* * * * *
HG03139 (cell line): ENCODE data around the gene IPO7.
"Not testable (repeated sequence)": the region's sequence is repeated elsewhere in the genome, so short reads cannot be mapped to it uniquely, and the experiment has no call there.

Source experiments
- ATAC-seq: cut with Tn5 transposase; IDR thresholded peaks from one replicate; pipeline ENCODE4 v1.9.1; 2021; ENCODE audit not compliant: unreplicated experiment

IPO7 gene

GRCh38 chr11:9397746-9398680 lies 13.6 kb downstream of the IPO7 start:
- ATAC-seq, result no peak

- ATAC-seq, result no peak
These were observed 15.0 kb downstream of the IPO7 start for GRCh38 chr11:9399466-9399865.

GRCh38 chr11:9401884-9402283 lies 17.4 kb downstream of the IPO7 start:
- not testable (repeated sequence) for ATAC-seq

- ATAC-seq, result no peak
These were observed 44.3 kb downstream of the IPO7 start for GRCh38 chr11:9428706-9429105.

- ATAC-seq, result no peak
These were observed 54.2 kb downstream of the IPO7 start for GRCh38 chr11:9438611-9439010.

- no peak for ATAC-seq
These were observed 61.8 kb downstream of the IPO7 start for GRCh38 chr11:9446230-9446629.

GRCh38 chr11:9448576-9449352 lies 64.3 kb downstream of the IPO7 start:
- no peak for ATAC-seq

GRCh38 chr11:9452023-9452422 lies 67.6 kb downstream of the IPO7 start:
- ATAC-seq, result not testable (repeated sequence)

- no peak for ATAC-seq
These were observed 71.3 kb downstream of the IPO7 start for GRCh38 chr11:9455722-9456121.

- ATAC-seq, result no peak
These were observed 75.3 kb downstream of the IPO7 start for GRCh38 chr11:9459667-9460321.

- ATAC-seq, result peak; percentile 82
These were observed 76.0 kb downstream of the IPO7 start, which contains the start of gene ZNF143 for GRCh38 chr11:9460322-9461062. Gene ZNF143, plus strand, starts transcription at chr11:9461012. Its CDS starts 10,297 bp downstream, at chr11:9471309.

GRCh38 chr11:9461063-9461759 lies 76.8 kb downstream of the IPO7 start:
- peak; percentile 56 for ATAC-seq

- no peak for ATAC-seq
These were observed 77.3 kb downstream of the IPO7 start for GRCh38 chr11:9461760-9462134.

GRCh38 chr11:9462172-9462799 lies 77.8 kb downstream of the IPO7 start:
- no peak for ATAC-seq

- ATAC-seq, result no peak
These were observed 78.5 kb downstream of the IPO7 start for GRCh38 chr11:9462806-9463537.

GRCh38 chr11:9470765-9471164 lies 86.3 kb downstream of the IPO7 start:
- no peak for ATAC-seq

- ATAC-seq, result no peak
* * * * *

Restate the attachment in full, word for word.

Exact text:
HG03139 (cell line): ENCODE data around the gene IPO7.
"Not testable (repeated sequence)": the region's sequence is repeated elsewhere in the genome, so short reads cannot be mapped to it uniquely, and the experiment has no call there.

Source experiments
- ATAC-seq: cut with Tn5 transposase; IDR thresholded peaks from one replicate; pipeline ENCODE4 v1.9.1; 2021; ENCODE audit not compliant: unreplicated experiment

IPO7 gene

GRCh38 chr11:9397746-9398680 lies 13.6 kb downstream of the IPO7 start:
- ATAC-seq, result no peak

- ATAC-seq, result no peak
These were observed 15.0 kb downstream of the IPO7 start for GRCh38 chr11:9399466-9399865.

GRCh38 chr11:9401884-9402283 lies 17.4 kb downstream of the IPO7 start:
- not testable (repeated sequence) for ATAC-seq

- ATAC-seq, result no peak
These were observed 44.3 kb downstream of the IPO7 start for GRCh38 chr11:9428706-9429105.

- ATAC-seq, result no peak
These were observed 54.2 kb downstream of the IPO7 start for GRCh38 chr11:9438611-9439010.

- no peak for ATAC-seq
These were observed 61.8 kb downstream of the IPO7 start for GRCh38 chr11:9446230-9446629.

GRCh38 chr11:9448576-9449352 lies 64.3 kb downstream of the IPO7 start:
- no peak for ATAC-seq

GRCh38 chr11:9452023-9452422 lies 67.6 kb downstream of the IPO7 start:
- ATAC-seq, result not testable (repeated sequence)

- no peak for ATAC-seq
These were observed 71.3 kb downstream of the IPO7 start for GRCh38 chr11:9455722-9456121.

- ATAC-seq, result no peak
These were observed 75.3 kb downstream of the IPO7 start for GRCh38 chr11:9459667-9460321.

- ATAC-seq, result peak; percentile 82
These were observed 76.0 kb downstream of the IPO7 start, which contains the start of gene ZNF143 for GRCh38 chr11:9460322-9461062. Gene ZNF143, plus strand, starts transcription at chr11:9461012. Its CDS starts 10,297 bp downstream, at chr11:9471309.

GRCh38 chr11:9461063-9461759 lies 76.8 kb downstream of the IPO7 start:
- peak; percentile 56 for ATAC-seq

- no peak for ATAC-seq
These were observed 77.3 kb downstream of the IPO7 start for GRCh38 chr11:9461760-9462134.

GRCh38 chr11:9462172-9462799 lies 77.8 kb downstream of the IPO7 start:
- no peak for ATAC-seq

- ATAC-seq, result no peak
These were observed 78.5 kb downstream of the IPO7 start for GRCh38 chr11:9462806-9463537.

GRCh38 chr11:9470765-9471164 lies 86.3 kb downstream of the IPO7 start:
- no peak for ATAC-seq

- ATAC-seq, result no peak